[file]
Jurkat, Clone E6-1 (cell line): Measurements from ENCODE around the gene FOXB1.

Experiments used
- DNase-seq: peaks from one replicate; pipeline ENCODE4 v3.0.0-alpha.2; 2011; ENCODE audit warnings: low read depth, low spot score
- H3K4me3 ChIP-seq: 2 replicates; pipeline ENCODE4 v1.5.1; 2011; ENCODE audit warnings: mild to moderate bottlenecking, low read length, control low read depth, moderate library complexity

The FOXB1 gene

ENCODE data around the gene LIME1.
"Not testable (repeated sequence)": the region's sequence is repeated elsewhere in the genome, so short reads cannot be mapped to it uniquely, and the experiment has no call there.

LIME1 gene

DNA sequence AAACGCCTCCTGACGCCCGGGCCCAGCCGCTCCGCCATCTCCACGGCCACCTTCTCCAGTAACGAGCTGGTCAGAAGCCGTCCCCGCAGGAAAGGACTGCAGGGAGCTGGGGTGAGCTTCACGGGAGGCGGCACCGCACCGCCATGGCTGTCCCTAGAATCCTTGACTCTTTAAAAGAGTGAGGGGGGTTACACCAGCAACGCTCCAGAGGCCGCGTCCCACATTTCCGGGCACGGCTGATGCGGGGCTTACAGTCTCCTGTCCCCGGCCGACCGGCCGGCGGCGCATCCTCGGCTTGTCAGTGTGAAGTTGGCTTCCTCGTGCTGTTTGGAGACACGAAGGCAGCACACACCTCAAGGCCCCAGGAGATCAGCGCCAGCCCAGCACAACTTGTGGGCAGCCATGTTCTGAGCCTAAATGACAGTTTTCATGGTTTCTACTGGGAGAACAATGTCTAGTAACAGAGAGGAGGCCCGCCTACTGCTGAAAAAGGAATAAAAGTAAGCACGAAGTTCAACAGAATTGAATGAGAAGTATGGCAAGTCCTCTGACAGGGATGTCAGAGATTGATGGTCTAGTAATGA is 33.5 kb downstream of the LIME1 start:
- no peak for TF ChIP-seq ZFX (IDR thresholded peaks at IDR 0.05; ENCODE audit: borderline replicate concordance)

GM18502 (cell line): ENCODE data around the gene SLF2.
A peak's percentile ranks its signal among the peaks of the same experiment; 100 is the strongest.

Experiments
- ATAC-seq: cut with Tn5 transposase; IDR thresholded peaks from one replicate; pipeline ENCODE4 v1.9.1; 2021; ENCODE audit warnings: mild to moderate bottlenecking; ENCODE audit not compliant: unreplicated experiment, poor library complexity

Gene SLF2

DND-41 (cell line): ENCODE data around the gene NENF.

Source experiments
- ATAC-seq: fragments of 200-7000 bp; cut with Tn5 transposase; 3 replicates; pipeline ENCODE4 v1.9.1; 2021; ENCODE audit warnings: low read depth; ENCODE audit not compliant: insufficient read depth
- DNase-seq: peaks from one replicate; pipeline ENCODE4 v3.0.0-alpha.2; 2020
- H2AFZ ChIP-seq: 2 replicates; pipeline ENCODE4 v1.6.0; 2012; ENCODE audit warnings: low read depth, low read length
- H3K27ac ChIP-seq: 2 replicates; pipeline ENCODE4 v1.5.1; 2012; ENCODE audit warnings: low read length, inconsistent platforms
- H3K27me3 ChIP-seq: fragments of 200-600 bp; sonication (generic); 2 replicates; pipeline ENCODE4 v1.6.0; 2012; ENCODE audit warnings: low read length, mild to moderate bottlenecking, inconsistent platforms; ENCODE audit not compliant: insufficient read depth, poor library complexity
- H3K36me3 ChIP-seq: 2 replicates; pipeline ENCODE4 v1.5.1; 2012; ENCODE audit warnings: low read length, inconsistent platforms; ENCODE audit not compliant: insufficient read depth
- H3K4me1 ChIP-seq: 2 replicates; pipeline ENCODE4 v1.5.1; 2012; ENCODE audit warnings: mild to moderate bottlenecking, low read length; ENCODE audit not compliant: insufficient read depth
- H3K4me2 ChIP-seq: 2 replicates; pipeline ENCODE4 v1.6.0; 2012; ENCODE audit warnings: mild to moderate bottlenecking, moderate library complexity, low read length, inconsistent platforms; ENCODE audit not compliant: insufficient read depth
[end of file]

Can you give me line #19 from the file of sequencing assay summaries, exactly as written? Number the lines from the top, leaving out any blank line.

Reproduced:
- DNase-seq: peaks from one replicate; pipeline ENCODE4 v3.0.0-alpha.2; 2020